So here we have a still very young filmmaker of considerable visual and dramatic talent held hostage by a lesser filmmaker of cheap thrills, both tragically inhabiting the same body. The mystery, then, is whether Lady in the Water will be any different and whether anything can push the man back in the right direction. The answer, like the director's recent work, appears to be mixed.
There's some good news and reason for hope. For one thing, Shyamalan is working under a new studio. He has always publicly catered to making money for the studios, but Lady in the Water marks his first departure from the Disney umbrella. Unlike before, he won't be working under top-level producers like Frank Marshall, Kathleen Kennedy, Gary Barber, Roger Birnbaum, or Scott Rudin. Now at Warner Brothers, he will be producing alongside Sam Mercer and Jose L. Rodriguez only, two producers who have almost exclusively handled his projects.
Shyamalan has assembled a good team for this effort, as well. Bryce Dallas Howard was the biggest silver lining to emerge from The Village. Working with the director a second time could prove more fruitful with a better movie. Getting to work opposite Paul Giamatti instead of an uncharacteristically stiff Joaquin Phoenix in The Village can only help matters even more. And behind the camera, the director will be working for the first time with cinematographer Christopher Doyle. Shyamalan has collaborated with world-greats before, like Roger Deakins and Tak Fujimoto, but Doyle's work in Asia (Hero, 2046) has made him perhaps the best in the world, and of the American directors Doyle's worked with, Shyamalan could be the first who is able to really challenge him.
Furthermore, Shyamalan claims Lady in the Water originated as a story for his children. Given his solid work on the screenplay for Stuart Little, and the absolutely blissful commercial he recently directed and starred in for American Express, perhaps a bit more of the inner child is exactly what his work needed. The first teaser trailer, which framed the movie like a whimsical and kind-hearted fairy tale, was a good sign. And let's not forget that, whatever his weaknesses, Shyamalan is almost beyond question the best director of child actors in the world.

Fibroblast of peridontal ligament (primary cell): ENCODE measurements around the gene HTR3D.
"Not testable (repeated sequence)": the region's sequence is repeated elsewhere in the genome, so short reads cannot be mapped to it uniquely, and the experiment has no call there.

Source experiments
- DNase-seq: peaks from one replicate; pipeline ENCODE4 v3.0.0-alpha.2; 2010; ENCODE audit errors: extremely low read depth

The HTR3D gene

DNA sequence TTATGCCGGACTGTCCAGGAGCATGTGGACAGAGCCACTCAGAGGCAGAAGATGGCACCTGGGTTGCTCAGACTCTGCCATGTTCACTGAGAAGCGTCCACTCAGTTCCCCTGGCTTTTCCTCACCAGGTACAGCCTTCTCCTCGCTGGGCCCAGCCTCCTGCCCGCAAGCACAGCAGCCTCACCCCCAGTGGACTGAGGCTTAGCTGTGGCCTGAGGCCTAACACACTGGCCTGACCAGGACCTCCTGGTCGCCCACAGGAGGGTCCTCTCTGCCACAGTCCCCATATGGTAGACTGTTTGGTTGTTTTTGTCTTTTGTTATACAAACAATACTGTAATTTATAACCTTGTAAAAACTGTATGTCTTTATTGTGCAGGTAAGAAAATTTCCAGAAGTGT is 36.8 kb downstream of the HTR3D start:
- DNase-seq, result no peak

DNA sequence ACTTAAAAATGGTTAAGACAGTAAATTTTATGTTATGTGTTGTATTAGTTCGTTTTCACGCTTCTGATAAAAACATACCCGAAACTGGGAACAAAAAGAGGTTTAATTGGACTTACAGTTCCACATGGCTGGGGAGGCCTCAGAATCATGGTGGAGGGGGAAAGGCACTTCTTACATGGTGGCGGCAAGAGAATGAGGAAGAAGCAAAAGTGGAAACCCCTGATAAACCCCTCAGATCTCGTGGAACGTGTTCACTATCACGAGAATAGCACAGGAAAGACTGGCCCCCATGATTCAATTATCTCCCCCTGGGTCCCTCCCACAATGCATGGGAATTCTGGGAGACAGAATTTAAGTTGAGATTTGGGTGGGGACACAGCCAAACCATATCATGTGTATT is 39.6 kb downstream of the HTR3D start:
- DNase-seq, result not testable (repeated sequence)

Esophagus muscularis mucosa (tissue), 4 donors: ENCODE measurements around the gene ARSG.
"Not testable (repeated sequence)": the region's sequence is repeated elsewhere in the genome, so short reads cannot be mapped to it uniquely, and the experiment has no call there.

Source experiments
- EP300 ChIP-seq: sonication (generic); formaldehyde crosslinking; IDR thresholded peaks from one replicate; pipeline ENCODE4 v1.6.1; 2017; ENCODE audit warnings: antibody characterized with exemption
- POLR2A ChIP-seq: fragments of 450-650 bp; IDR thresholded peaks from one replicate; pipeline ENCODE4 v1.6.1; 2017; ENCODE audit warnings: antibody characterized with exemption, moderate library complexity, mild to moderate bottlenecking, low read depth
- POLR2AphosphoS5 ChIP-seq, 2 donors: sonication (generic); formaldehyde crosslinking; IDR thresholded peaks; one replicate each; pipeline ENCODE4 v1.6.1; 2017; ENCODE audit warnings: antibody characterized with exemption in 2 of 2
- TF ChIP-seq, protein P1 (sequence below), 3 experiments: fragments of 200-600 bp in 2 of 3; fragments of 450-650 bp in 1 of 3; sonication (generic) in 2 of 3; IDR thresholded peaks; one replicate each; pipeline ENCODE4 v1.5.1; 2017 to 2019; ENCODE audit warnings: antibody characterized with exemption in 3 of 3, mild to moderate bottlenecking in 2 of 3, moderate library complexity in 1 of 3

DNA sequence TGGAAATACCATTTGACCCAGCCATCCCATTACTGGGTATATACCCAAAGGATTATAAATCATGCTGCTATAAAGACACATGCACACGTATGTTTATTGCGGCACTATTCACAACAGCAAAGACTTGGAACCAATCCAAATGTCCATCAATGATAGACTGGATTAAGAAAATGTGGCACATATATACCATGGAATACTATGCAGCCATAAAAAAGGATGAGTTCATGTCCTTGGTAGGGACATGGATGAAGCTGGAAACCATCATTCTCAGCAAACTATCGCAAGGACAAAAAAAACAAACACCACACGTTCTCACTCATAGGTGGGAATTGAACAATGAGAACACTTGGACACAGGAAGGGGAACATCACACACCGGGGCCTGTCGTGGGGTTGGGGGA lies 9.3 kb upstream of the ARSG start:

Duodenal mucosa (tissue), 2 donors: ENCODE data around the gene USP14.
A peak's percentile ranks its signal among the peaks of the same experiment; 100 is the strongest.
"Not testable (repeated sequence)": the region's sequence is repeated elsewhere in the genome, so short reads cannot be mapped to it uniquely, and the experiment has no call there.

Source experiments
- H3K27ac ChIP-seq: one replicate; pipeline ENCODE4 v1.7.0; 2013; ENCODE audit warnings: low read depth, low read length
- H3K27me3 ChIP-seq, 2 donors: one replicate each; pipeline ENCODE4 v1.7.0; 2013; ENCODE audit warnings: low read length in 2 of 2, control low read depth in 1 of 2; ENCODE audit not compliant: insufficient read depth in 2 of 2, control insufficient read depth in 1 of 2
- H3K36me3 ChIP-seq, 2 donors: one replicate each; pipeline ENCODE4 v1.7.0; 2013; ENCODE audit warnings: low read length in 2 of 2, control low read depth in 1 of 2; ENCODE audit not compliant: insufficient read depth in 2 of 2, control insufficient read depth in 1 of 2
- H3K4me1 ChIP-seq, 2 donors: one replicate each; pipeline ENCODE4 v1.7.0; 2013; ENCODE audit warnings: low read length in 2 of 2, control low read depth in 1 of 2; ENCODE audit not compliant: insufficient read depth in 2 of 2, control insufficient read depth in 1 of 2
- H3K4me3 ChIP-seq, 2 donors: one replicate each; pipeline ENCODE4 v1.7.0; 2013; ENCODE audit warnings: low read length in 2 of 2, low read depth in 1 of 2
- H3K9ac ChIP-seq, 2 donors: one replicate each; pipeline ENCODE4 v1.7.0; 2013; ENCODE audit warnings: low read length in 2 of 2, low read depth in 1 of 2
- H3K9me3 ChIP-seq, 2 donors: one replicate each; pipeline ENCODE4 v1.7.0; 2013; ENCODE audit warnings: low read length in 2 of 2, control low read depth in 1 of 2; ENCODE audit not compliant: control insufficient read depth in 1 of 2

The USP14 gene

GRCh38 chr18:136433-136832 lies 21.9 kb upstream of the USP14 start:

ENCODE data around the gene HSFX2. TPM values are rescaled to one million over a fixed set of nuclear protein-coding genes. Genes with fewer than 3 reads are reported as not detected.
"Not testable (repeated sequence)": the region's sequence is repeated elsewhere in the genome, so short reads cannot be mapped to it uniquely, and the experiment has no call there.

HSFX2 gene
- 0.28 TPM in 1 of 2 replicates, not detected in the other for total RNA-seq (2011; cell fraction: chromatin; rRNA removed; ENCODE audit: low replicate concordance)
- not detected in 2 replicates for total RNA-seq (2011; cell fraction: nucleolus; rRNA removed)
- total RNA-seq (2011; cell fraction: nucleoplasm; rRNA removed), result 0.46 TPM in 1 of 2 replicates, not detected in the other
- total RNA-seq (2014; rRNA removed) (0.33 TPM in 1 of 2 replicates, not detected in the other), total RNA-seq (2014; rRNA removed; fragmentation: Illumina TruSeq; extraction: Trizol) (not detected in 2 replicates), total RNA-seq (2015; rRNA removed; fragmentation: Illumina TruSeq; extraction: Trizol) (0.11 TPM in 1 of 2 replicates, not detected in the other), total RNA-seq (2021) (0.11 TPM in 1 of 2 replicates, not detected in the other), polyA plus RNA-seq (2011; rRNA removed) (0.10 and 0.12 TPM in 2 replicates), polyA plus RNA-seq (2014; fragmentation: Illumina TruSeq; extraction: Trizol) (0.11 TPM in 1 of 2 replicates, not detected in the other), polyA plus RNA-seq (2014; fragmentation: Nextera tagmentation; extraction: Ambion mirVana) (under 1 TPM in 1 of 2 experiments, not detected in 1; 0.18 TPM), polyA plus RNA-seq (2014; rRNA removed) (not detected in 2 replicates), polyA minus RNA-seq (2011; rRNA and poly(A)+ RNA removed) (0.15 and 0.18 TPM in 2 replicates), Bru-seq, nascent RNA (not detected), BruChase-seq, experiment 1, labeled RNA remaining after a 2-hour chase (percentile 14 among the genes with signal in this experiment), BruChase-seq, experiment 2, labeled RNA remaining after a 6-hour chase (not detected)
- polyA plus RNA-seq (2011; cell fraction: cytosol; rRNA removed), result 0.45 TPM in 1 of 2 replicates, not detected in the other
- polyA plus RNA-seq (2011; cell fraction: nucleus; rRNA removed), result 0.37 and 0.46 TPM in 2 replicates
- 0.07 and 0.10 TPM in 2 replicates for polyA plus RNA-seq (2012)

The bad news is that the good news seems most likely to be wishful thinking. When the full trailer came out, so too came the monsters, the panic, the usual haunting score. It only goes to show both audiences and studios that when it comes to Shyamalan, you get what you pay for. As long as his movies make money and he earns huge paydays for them, it's unrealistic to expect him to change his ways.
Hope as we may that Lady in the Water will mark a big change, it almost certainly won't. Perhaps at least it will fail catastrophically, forcing Shyamalan to reinvent his career. After all, he won't even turn 36 until August. It would be great to see what he could do with a top comic book adaptation, or working from someone else's script entirely. But as long as Shyamalan the director is forced to work with Shyamalan the one-trick conceptualist, the prognosis is negative.
And as the message boards and critics obsess over the twists and spoilers of his next movie, the rest of us will act as wallflowers, watching the flashes of talent and ingenuity go to waste, waiting for the emergence of a great director.